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Above. South Hill Park, Berkshire, England. Interior view.

This image was collected at the rate of a pixel every second via the internet in vertical bands.
It depicts the 21 hours and 20 mins (approx.) leading up to Sunday 11th September at 12.21pm


From October 2005, a webcam is transmitting images live from the interior of South Hill Park, a haunted manor house in Bracknell, Berkshire, England.

Now an arts centre, South Hill Park has a varied and often tragic history. Below are some excerpts from web references to its haunted history.

The Haunting of South Hill Park:

South Hill Park is a beautiful red brick mansion constructed at the end of the 19th century, but incorporating part of an older house of 1760. It has an infamous reputation as a haunted house. There are constant unexplained bangings, wailings, rattling of keys, footsteps and cold rushes of air. Doors that always stick suddenly slam shut, and lock of their own accord, lights come on by themselves and visitors have a sense that they are being watched.
The main culprit is thought to be Major Rickman, the building’s owner, who, having exhaustive debts, shot himself in the gun-room. However, some witnesses have had the feeling their ghost was that of a playful child. Others of a middle-aged man on the stairs, unsure of passing by the living. One explanation has it that the child or children died in a terrible fire in their nursery in the 1890s, and that the man on the stairs is the butler or footman who tried to save them. Others say that the phenomena are connected with a laundry maid was boiled to death during an accident in the kitchen.

There are many ghosts here. There are children screaming from when they died in a fire. There is a landing which has been raised a foot, and a lady ghosts feet now goes into the floor because she walks on the original landing.

3. A General History of South Hill Park
(note the unfortunate early deaths and shootings)
South Hill Park is an elegant red-brick mansion, mostly of the Victorian period. It stands within fine gardens and the remnants of its original 800 acre park which still features two good lakes, situate at Birch Hill in Bracknell.
The first house on the site was built in 1760 for a retired senior official in Government of Bengal named William Watts. His architect constructed a fashionable two storey brick Italianate building decorated with stucco and a Baroque tower. Watts enclosed some 30 acres of common land to add to the park he was creating and found himself obliged to erect a set of almshouse near Easthampstead Church as a form of compensation to the locals. Unfortunately, he died only four years later, and the house began its journey through a number of new owners.

The Hon. Henry Bouverie was there until 1787, then Sir Stephen Lushington and George Canning, who acquired the property in about 1801. In this same year, he engaged Sir John Soane to make alterations at the house in preparation for the arrival of his new bride. Canning was a Great Statesman, being Secretary of State for Foreign Affairs under William Pitt and Foreign Secretary under Lord Portland. In 1809, he was famously wounded in the thigh during a duel with the Minister for War, Lord Castlereagh, after an argument concerning troop movements against Napoleon. But he had sold South Hill Park the previous year and the house did not see its one time owner appointed as Prime Minister in 1827.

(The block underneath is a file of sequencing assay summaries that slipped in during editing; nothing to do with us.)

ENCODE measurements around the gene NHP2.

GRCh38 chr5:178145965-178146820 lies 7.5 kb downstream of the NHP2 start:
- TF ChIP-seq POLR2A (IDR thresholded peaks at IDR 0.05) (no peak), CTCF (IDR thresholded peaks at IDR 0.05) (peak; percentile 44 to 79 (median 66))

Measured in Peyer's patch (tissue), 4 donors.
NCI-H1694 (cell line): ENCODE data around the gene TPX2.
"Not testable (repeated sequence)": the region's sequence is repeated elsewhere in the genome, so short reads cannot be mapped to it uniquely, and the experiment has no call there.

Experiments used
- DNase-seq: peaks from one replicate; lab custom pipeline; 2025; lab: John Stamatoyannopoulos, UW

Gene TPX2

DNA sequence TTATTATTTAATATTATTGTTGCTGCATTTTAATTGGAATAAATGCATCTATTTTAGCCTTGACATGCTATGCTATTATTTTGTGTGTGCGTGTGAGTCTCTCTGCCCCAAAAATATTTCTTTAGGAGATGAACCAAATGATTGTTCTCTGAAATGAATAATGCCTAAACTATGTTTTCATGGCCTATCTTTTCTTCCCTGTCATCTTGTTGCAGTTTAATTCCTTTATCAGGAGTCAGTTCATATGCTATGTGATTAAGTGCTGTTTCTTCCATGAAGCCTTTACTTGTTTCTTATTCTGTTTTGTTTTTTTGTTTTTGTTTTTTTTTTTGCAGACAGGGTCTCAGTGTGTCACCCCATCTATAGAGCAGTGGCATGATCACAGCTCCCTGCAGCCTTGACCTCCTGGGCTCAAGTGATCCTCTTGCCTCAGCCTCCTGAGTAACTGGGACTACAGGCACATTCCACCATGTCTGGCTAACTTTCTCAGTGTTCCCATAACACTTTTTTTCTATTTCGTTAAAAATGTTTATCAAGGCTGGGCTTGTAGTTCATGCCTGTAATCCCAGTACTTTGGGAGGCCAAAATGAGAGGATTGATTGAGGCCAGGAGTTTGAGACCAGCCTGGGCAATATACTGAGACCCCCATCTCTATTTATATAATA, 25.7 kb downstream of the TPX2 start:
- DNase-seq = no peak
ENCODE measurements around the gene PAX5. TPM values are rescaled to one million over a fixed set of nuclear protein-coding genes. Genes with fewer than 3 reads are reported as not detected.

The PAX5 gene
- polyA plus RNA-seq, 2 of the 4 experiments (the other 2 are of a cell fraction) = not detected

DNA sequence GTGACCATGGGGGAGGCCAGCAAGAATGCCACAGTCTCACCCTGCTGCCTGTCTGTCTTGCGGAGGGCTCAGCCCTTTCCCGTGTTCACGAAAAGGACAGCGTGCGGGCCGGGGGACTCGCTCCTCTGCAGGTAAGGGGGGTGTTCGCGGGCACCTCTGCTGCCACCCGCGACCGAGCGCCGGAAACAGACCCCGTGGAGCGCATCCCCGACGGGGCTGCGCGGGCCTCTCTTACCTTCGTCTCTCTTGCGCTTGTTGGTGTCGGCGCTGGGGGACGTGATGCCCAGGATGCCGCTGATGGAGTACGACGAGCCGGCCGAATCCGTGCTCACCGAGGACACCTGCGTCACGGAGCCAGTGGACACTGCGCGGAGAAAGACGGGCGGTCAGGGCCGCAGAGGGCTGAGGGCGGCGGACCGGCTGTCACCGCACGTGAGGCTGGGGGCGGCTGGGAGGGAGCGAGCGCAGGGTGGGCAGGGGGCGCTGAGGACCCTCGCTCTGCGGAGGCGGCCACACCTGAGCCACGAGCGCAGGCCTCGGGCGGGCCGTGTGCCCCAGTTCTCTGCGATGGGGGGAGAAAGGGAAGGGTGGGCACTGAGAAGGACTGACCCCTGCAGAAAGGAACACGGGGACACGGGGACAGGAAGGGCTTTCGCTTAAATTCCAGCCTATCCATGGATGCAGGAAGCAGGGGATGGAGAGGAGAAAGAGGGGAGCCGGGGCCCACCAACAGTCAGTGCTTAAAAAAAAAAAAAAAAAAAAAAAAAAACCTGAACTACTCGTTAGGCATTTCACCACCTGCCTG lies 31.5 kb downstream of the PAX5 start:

The Earls of Limerick were the next owners of the Park, followed by Sir James Matheson. In 1853, he sold the estate to the Judge Advocate General, Sir William Goodenough Hayter. His busy political career had left him somewhat depressed and he was found drowned in the lake at South Hill Park in 1878. Towards the end of the century, his son, Sir Arthur Divett Hayter, rebuilt most of the house following a disastrous fire. Under the direction of Temple Moore, the building we see today was erected in local Lawrence brick and Bath stone. The east wing of the original house was, however, retained within the new structure. The Hayter Coat of Arms, featuring three golden bulls' heads and a scallop shell can thus be seen over the main entrance. William Gladstone visited the Hayters at South Hill Park in 1893 and a plaque in the grounds records that he planted an oak tree there. Sir Arthur inherited the Haversham Barony in 1906, but he had no direct heirs and, in 1929, the house passed to his wife's nephew, a Major Rickman. This man is best known for shooting himself in the Gun Room in 1940.

During the Second World War, South Hill Park was occupied by the Royal Sea Bathing Hospital, which had been evacuated from Margate. After the War, it was divided into flats, but was purchased by the BBC in 1953 and parts were converted into studios and acoustically treated rooms. In 1963, the Bracknell Development Corporation acquired the house as part of an extension of the new town's designated coverage. They let South Hill Park to Ferranti in 1965 and it was used as laboratories and offices until early 1972 when proposals for its conversion to an Arts Centre and theatre were agreed. The house is now one of the largest and diverse arts facilities in the country. It also has a secondary reputation as one of the most haunted houses in Berkshire.

Web references:

2. (A Haunted Places, UK website)
3. (a Berkshire History website)
4. (South Hill Park Art Centre website)


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All images © susan collins 2005 -8